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Puerto Rico Rejects Loan Offers, Accusing Hedge Funds of Trying to Profit Off Hurricanes

A bicyclist rides down a damaged road in Toa Alta, west of San Juan, Puerto Rico. PHOTO: Wired/Ricardo Arduengo/AFP/Getty

By David Dayen | 28 September 2017

THE INTERCEPT — Puerto Rico has rejected a bondholder group’s offer to issue the territory additional debt as a response to the devastation from Hurricane Maria. Officials with Puerto Rico’s Fiscal Agency and Financial Advisory Authority said the offer was “not viable” and would harm the island’s ability to recover from the storm.

The Prepa (Puerto Rico Electric Power Authority) Bondholder Group made the offer on Wednesday, which included $1 billion in new loans, and a swap of $1 billion in existing bonds for another $850 million bond. These new bonds would have jumped to the front of the line for repayment, and between that increased value and interest payments after the first two years, the bondholders would have likely come out ahead on the deal, despite a nominal $150 million in debt relief.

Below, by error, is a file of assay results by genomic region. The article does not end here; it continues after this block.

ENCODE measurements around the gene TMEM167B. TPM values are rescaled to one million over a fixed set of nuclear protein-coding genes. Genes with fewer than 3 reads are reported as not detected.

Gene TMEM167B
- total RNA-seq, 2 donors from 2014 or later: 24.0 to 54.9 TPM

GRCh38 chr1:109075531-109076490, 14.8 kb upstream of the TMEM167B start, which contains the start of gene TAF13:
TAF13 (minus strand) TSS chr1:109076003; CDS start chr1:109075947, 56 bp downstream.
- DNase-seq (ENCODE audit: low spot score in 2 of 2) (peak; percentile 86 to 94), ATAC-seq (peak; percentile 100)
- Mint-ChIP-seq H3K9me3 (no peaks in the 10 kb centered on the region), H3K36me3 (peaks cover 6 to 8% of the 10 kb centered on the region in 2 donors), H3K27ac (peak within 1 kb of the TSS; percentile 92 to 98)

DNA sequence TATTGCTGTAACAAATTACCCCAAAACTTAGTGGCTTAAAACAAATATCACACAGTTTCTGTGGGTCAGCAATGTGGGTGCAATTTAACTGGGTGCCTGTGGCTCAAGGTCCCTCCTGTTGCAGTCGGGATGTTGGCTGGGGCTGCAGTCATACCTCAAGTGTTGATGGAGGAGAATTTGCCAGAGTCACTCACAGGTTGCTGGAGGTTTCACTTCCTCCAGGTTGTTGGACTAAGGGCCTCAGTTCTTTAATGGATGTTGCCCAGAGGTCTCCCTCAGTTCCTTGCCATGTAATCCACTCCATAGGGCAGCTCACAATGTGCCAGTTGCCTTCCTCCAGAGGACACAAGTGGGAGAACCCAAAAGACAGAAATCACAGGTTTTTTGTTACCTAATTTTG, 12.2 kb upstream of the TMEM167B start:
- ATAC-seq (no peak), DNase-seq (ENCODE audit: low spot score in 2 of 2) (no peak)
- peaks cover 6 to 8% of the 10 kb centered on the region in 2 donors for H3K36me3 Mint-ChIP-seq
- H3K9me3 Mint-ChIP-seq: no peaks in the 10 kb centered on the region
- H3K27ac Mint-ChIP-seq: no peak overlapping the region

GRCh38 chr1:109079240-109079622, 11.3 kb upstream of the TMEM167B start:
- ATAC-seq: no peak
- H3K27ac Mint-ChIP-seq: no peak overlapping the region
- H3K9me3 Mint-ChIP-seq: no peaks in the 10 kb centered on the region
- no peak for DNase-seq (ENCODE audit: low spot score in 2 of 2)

Indeed, the offer was worse in terms of debt relief than the one the bondholder group made in April, well before hurricanes destroyed much of the island’s critical infrastructure.

Puerto Rico’s Fiscal Agency and Financial Advisory Authority suggested that profit motive rather than altruism was the bondholder group’s real goal. “Such offers only distract from the government’s stated focus and create the unfortunate appearance that such offers are being made for the purpose of favorably impacting the trading price of existing debt,” the agency said in a statement. […]

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